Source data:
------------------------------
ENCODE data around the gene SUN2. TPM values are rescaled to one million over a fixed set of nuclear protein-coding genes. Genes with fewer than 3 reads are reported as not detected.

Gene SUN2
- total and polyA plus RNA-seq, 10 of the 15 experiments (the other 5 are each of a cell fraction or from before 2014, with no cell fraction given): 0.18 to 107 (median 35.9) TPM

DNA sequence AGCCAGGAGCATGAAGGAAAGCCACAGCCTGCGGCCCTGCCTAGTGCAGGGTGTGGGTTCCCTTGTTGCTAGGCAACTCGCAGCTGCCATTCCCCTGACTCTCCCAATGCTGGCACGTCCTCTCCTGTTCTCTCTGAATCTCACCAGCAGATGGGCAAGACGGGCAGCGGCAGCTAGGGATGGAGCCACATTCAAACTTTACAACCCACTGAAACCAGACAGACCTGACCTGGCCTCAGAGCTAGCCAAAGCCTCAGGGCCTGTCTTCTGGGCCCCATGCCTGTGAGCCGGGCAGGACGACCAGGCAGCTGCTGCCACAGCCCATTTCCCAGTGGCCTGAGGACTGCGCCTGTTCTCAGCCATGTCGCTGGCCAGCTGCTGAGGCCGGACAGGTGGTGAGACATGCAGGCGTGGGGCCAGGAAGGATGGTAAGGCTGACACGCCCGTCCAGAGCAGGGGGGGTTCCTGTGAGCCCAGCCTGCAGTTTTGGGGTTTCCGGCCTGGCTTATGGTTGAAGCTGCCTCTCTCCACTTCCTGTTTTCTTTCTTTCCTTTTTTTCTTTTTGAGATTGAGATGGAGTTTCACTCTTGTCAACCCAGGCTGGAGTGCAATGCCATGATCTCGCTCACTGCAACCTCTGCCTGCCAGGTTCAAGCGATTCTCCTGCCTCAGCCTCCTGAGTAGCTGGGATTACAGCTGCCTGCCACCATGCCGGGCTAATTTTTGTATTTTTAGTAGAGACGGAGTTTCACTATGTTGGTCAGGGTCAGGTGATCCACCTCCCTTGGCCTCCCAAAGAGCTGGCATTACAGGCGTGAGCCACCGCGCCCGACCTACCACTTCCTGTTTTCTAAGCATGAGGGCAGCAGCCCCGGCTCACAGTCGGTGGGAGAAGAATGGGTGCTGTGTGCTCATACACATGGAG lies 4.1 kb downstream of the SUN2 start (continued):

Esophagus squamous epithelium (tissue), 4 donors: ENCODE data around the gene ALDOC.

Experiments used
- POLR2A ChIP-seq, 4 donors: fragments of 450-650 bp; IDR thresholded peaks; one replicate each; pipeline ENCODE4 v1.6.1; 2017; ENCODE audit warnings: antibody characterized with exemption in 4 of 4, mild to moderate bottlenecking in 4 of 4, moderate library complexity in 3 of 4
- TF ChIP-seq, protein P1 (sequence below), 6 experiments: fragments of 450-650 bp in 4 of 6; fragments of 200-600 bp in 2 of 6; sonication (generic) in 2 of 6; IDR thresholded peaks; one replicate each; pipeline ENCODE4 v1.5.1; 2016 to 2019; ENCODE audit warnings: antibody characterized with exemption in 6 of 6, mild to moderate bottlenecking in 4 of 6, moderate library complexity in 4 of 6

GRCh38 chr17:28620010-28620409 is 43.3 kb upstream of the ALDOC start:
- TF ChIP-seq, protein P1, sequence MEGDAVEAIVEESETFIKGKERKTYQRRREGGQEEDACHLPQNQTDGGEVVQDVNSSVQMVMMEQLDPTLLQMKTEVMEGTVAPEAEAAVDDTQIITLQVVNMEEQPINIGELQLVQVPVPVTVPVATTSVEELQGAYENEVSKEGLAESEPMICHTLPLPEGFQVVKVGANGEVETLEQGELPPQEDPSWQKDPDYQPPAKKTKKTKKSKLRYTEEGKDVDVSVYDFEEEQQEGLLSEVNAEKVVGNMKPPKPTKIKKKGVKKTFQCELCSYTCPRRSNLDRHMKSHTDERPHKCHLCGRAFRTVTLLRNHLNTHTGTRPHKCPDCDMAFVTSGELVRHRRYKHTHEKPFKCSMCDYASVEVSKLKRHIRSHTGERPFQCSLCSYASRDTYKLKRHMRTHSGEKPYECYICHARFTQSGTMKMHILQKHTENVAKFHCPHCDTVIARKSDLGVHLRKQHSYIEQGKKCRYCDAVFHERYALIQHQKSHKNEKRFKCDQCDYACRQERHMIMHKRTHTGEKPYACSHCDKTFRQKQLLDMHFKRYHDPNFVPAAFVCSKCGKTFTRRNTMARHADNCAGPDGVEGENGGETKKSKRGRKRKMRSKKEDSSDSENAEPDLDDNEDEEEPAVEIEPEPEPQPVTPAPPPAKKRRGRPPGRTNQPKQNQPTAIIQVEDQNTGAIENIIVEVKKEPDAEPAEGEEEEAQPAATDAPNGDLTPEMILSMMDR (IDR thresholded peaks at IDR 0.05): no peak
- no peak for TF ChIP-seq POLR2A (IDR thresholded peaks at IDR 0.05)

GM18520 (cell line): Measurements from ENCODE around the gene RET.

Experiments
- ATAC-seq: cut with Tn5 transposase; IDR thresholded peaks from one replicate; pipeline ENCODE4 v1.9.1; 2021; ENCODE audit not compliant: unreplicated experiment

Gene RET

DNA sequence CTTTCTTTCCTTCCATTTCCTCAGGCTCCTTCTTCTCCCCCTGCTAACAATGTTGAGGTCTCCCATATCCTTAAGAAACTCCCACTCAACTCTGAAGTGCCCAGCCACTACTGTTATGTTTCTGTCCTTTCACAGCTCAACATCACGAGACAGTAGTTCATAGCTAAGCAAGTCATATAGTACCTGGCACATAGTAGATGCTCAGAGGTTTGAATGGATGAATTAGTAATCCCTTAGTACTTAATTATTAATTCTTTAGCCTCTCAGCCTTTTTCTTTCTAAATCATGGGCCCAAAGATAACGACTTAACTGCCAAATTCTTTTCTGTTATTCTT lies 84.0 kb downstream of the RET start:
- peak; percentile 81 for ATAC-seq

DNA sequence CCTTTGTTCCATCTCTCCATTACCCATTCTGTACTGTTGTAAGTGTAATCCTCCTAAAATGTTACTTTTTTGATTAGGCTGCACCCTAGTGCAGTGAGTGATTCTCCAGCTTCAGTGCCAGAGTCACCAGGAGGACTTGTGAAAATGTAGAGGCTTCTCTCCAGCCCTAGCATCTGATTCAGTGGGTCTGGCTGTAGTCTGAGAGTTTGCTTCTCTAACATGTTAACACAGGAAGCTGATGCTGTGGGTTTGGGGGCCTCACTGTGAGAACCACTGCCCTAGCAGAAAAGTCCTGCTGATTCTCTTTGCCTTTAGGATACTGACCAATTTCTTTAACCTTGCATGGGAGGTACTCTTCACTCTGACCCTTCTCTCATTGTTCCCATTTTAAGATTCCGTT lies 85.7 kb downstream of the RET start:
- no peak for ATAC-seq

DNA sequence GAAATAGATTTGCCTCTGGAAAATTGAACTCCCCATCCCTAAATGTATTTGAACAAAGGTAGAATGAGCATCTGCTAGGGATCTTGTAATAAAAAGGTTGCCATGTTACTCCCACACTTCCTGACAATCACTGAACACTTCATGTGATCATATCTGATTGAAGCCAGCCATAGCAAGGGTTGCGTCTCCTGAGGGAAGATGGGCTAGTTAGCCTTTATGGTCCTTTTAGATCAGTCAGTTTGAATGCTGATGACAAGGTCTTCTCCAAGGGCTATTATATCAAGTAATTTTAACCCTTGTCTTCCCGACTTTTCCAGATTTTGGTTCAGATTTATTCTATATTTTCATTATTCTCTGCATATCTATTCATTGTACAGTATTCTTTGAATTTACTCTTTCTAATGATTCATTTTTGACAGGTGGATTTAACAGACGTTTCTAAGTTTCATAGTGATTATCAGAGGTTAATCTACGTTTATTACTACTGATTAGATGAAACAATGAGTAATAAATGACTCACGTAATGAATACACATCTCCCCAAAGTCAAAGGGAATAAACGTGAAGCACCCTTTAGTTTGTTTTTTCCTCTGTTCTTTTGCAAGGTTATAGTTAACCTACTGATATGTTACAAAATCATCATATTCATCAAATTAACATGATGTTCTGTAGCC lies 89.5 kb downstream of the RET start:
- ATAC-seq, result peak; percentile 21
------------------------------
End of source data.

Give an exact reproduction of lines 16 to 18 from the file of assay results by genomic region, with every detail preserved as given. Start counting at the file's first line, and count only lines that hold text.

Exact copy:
DNA sequence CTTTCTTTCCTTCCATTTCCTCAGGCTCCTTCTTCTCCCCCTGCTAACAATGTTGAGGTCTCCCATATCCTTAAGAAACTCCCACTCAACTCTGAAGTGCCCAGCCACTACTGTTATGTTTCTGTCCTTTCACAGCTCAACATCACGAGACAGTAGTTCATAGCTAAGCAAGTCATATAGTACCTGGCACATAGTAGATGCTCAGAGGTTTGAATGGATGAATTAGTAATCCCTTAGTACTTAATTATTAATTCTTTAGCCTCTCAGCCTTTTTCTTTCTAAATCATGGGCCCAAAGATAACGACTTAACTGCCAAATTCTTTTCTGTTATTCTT lies 84.0 kb downstream of the RET start:
- peak; percentile 81 for ATAC-seq

DNA sequence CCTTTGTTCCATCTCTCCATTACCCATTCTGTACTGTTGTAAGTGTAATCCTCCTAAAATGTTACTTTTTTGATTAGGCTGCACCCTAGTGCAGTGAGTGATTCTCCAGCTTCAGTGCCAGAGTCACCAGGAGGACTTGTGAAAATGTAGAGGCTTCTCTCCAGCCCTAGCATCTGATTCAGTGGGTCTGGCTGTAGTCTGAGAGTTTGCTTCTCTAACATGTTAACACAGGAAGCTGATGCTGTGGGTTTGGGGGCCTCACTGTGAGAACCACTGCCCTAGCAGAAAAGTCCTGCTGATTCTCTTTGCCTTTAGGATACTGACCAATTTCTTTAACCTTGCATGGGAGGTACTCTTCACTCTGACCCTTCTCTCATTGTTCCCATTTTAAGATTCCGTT lies 85.7 kb downstream of the RET start: